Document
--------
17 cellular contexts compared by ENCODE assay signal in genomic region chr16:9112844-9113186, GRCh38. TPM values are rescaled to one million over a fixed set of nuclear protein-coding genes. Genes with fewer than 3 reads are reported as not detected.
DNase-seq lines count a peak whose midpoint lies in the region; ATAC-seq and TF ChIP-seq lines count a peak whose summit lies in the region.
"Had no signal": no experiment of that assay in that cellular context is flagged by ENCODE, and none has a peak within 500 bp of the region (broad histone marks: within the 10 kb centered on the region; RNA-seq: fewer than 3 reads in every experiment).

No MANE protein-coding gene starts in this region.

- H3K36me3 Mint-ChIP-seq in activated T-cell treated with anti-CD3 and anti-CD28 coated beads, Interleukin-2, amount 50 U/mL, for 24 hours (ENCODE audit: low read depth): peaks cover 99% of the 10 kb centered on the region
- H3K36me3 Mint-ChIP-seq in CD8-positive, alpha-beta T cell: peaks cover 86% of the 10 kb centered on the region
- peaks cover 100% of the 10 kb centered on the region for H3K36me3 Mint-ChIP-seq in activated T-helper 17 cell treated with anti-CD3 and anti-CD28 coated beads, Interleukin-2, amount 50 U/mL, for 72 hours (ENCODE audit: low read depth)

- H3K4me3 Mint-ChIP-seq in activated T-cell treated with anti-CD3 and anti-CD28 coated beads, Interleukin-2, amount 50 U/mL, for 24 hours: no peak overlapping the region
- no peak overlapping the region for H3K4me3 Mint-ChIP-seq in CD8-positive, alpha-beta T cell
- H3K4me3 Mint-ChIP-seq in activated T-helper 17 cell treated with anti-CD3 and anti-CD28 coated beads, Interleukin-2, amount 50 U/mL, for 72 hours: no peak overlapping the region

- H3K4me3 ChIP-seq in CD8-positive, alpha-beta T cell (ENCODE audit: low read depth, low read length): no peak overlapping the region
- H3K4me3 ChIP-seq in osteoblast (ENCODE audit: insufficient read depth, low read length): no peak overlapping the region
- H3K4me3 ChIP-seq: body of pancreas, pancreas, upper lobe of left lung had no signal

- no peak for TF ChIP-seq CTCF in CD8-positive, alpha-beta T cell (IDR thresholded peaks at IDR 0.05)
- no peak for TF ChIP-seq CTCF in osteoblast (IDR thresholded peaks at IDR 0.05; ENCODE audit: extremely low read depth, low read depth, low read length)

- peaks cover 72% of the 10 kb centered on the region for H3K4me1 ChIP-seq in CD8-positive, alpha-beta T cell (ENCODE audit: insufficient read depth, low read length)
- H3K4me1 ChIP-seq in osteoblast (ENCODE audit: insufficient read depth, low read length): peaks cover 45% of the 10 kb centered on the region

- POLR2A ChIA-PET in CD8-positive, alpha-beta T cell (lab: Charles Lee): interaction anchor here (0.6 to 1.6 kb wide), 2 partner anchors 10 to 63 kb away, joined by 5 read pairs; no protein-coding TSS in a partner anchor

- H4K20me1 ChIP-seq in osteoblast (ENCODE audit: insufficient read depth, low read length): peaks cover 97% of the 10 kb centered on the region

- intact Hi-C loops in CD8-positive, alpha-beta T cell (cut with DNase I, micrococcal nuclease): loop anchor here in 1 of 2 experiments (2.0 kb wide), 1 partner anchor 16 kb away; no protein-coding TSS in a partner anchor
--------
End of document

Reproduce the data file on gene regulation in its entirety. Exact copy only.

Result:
17 cellular contexts compared by ENCODE assay signal in genomic region chr16:9112844-9113186, GRCh38. TPM values are rescaled to one million over a fixed set of nuclear protein-coding genes. Genes with fewer than 3 reads are reported as not detected.
DNase-seq lines count a peak whose midpoint lies in the region; ATAC-seq and TF ChIP-seq lines count a peak whose summit lies in the region.
"Had no signal": no experiment of that assay in that cellular context is flagged by ENCODE, and none has a peak within 500 bp of the region (broad histone marks: within the 10 kb centered on the region; RNA-seq: fewer than 3 reads in every experiment).

No MANE protein-coding gene starts in this region.

- H3K36me3 Mint-ChIP-seq in activated T-cell treated with anti-CD3 and anti-CD28 coated beads, Interleukin-2, amount 50 U/mL, for 24 hours (ENCODE audit: low read depth): peaks cover 99% of the 10 kb centered on the region
- H3K36me3 Mint-ChIP-seq in CD8-positive, alpha-beta T cell: peaks cover 86% of the 10 kb centered on the region
- peaks cover 100% of the 10 kb centered on the region for H3K36me3 Mint-ChIP-seq in activated T-helper 17 cell treated with anti-CD3 and anti-CD28 coated beads, Interleukin-2, amount 50 U/mL, for 72 hours (ENCODE audit: low read depth)

- H3K4me3 Mint-ChIP-seq in activated T-cell treated with anti-CD3 and anti-CD28 coated beads, Interleukin-2, amount 50 U/mL, for 24 hours: no peak overlapping the region
- no peak overlapping the region for H3K4me3 Mint-ChIP-seq in CD8-positive, alpha-beta T cell
- H3K4me3 Mint-ChIP-seq in activated T-helper 17 cell treated with anti-CD3 and anti-CD28 coated beads, Interleukin-2, amount 50 U/mL, for 72 hours: no peak overlapping the region

- H3K4me3 ChIP-seq in CD8-positive, alpha-beta T cell (ENCODE audit: low read depth, low read length): no peak overlapping the region
- H3K4me3 ChIP-seq in osteoblast (ENCODE audit: insufficient read depth, low read length): no peak overlapping the region
- H3K4me3 ChIP-seq: body of pancreas, pancreas, upper lobe of left lung had no signal

- no peak for TF ChIP-seq CTCF in CD8-positive, alpha-beta T cell (IDR thresholded peaks at IDR 0.05)
- no peak for TF ChIP-seq CTCF in osteoblast (IDR thresholded peaks at IDR 0.05; ENCODE audit: extremely low read depth, low read depth, low read length)

- peaks cover 72% of the 10 kb centered on the region for H3K4me1 ChIP-seq in CD8-positive, alpha-beta T cell (ENCODE audit: insufficient read depth, low read length)
- H3K4me1 ChIP-seq in osteoblast (ENCODE audit: insufficient read depth, low read length): peaks cover 45% of the 10 kb centered on the region

- POLR2A ChIA-PET in CD8-positive, alpha-beta T cell (lab: Charles Lee): interaction anchor here (0.6 to 1.6 kb wide), 2 partner anchors 10 to 63 kb away, joined by 5 read pairs; no protein-coding TSS in a partner anchor

- H4K20me1 ChIP-seq in osteoblast (ENCODE audit: insufficient read depth, low read length): peaks cover 97% of the 10 kb centered on the region

- intact Hi-C loops in CD8-positive, alpha-beta T cell (cut with DNase I, micrococcal nuclease): loop anchor here in 1 of 2 experiments (2.0 kb wide), 1 partner anchor 16 kb away; no protein-coding TSS in a partner anchor